I’ll add one more thing. Only now am I realizing the significance of my professional choices as a historian and art historian. Back in 2002, I rejected the possibility of working with “neutral themes,” choosing instead to deal with Stalin-era Soviet art—that is, pretty much the most depressing and censored material around. It is a field in which there are no reliable answers and no readymade narratives, and in which the big methodological steps have only been taken halfway.

My work is connected with what exists here in Russia. It is based on private archives and personal testimonies that come together to form an unwritten history of the country. It brings back the cultural and intellectual presence of people who, like us, found themselves here and stayed here at a most difficult time of transition, without any hope or any right to be heard.

The path that many of my friends and have chosen brought us face to face with a hard fact: the desire to work professionally in Russia and come up with something new in the civic, academic, and cultural sense meant operating under double pressure: without support from the older generation or from Western researchers. But we had faith in other thirty-somethings. We formed our own intellectual networks in various directions within Russia and in the territories known as post-Soviet space. We went deep into our countries and studied museums, archives, architecture, and the cities themselves, to see with our own eyes and independently analyze our history without having recourse to cliches and stereotypes.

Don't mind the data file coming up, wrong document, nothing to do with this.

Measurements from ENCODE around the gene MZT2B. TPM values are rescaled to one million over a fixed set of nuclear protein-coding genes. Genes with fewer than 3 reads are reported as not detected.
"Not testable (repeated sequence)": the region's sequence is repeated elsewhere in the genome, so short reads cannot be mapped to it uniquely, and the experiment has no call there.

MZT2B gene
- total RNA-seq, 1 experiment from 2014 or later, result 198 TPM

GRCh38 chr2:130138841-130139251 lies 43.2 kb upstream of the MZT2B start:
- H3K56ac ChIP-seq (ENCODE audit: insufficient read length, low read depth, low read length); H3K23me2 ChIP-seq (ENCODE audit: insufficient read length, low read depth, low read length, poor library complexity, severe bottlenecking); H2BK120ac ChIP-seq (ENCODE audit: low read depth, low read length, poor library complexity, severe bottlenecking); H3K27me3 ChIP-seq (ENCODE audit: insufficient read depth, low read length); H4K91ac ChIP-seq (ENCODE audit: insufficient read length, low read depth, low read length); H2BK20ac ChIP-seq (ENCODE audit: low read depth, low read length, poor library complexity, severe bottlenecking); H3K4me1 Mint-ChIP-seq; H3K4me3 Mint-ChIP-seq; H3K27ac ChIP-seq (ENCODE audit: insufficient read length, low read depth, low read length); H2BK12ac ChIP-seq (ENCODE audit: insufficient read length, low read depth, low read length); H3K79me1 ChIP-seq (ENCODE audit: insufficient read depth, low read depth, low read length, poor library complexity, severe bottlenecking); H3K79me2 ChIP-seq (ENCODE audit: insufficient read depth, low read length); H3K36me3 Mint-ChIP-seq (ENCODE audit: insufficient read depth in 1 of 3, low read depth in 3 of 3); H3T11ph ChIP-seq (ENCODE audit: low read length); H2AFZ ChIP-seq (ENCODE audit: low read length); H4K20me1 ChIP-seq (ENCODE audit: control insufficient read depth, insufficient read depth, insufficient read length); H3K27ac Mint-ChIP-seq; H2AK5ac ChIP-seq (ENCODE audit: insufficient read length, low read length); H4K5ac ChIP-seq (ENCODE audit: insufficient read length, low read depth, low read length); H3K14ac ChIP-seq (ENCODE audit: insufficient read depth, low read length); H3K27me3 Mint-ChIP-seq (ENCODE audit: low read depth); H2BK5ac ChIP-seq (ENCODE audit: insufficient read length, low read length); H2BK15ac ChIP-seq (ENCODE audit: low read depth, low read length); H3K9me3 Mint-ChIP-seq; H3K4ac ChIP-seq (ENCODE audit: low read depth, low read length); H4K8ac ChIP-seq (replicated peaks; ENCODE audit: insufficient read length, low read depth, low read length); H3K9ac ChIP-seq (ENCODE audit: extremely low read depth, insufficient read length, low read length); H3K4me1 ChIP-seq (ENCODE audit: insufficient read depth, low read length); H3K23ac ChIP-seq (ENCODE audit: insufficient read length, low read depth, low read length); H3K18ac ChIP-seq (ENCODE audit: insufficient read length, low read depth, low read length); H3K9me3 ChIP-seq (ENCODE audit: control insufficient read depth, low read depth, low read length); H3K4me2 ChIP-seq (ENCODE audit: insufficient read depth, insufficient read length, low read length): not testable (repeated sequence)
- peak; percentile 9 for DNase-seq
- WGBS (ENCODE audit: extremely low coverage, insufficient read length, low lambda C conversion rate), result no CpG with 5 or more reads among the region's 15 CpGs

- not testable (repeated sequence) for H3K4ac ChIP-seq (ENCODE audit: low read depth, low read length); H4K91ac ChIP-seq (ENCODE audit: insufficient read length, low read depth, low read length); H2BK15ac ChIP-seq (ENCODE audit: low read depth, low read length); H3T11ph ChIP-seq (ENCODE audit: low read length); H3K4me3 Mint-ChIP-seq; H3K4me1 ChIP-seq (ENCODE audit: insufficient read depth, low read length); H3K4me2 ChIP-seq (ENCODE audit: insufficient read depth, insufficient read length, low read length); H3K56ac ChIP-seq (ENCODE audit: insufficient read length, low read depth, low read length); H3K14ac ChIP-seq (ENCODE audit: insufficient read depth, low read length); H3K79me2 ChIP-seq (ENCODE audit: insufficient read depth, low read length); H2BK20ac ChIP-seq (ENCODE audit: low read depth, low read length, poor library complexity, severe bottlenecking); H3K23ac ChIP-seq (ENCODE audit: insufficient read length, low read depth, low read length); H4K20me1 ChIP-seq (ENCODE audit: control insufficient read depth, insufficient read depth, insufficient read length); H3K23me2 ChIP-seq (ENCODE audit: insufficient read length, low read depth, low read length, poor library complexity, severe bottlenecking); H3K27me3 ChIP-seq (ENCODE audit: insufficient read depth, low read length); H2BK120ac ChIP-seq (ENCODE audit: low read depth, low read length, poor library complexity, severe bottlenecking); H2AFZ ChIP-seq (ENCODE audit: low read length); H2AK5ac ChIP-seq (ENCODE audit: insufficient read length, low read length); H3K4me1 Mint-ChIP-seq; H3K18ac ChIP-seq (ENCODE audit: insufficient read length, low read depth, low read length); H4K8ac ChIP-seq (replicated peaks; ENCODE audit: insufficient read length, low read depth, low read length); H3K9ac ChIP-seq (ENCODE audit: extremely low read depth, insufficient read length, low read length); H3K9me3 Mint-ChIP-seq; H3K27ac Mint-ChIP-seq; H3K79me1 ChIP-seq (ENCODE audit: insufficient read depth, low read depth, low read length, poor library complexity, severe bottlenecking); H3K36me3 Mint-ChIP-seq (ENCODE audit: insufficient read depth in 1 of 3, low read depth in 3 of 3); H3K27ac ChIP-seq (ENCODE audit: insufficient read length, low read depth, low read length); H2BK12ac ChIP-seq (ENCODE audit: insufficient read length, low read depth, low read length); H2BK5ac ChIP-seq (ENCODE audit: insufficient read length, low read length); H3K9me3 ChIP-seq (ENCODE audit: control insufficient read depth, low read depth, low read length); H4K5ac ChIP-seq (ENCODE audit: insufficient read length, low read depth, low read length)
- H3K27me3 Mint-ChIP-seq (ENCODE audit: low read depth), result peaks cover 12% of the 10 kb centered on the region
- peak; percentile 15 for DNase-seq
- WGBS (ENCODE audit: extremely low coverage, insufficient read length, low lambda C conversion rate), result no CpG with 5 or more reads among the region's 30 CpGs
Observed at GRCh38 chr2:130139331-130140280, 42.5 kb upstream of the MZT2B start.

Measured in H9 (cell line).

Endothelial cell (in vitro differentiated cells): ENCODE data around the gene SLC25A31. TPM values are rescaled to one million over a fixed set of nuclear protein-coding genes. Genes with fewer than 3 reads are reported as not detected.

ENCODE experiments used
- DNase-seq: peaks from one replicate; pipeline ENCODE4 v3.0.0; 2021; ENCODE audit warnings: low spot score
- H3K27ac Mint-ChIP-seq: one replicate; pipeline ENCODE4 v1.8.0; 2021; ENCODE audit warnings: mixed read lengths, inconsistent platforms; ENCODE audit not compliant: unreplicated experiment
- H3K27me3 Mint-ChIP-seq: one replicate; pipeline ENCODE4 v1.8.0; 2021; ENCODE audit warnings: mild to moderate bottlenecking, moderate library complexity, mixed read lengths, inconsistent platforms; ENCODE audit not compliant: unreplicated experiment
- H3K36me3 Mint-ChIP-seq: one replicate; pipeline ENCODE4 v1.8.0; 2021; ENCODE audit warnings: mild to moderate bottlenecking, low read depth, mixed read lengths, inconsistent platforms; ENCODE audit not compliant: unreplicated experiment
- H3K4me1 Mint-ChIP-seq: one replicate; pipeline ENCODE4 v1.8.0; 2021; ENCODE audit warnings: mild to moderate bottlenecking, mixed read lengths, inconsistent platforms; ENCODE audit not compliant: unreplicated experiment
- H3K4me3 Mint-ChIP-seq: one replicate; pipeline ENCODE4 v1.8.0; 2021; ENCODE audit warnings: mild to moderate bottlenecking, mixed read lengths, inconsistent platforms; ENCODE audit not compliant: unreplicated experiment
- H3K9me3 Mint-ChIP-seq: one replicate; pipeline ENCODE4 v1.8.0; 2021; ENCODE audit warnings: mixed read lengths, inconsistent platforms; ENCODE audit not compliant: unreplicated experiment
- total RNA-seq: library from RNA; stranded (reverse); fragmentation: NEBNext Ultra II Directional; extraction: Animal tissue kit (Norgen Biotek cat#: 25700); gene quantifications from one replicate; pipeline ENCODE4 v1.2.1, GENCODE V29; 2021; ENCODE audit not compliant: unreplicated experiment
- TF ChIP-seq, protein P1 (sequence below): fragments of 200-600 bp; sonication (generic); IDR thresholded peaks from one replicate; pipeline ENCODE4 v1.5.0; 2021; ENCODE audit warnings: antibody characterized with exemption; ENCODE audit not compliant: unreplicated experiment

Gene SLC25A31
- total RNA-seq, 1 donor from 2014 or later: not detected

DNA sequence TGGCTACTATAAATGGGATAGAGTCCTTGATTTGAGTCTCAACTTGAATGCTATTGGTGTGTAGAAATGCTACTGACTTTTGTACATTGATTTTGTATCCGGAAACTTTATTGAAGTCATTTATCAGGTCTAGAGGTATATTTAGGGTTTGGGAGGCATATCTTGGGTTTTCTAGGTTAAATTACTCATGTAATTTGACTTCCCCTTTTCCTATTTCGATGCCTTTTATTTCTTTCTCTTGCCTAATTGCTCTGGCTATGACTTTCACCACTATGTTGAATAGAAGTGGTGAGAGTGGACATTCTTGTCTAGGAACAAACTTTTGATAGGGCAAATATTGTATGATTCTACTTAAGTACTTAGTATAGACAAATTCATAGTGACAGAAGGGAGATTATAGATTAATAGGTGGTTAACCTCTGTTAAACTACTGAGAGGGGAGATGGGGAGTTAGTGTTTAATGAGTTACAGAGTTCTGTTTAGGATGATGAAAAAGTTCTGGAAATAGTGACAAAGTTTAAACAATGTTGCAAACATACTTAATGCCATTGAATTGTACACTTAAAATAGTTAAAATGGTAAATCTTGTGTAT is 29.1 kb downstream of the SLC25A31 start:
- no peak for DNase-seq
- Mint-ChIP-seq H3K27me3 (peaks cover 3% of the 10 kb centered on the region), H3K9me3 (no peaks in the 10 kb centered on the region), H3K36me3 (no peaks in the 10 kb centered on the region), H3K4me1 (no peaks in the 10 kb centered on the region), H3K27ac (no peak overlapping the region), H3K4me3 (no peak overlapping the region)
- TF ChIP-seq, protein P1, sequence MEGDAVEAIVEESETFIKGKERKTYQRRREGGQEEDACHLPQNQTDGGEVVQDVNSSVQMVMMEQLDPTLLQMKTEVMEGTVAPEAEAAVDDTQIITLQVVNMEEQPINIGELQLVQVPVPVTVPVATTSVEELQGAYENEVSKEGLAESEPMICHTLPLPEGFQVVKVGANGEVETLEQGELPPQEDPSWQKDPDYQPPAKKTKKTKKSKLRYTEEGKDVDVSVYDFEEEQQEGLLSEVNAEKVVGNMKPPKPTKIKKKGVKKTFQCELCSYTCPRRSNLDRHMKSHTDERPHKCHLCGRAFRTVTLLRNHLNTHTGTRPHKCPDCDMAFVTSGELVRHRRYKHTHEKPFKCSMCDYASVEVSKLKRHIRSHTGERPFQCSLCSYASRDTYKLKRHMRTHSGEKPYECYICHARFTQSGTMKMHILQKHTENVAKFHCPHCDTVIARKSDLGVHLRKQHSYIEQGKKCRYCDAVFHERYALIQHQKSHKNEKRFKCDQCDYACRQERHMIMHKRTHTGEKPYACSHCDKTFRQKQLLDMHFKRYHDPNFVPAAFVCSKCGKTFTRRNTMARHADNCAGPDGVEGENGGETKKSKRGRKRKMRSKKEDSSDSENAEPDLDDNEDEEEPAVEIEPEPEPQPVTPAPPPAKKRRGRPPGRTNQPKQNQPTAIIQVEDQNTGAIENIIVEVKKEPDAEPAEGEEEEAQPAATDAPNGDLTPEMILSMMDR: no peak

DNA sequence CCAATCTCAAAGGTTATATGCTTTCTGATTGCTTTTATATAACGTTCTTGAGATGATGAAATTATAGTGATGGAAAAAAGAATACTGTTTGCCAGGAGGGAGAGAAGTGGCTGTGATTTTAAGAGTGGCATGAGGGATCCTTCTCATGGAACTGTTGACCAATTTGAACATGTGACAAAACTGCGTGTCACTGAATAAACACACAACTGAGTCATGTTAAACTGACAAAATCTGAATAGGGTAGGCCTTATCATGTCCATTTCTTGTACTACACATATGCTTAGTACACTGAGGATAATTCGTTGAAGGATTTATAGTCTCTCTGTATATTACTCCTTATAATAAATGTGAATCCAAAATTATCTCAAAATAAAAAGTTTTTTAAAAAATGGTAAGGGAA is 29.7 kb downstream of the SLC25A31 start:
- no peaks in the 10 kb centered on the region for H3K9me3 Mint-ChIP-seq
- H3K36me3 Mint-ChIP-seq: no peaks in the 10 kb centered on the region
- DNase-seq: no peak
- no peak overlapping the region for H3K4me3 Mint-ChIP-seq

I would not have become what I am if I had not maintained contact for the past fifteen years with independent millennials from Ukraine, Belarus, Kyrgyzstan, Kazakhstan, and Uzbekistan; with the scholars, human rights activists, artists, and philosophers who lived in these countries and with those who were forced to leave them, along with many like-minded people in Russia. We all encountered censorship and stigmatization and taught each other how to remain thoughtful people under these conditions. We welcomed each other into our homes, using the last of our money to put together conferences, roundtables, and exhibitions, taking every opportunity to see one another and exchange know-how. Because besides us there was no one to create the foundations for a future for our free countries. There is no one now either. There is no West offering us a readymade scenario. There is not a single Soviet institution that might have solutions.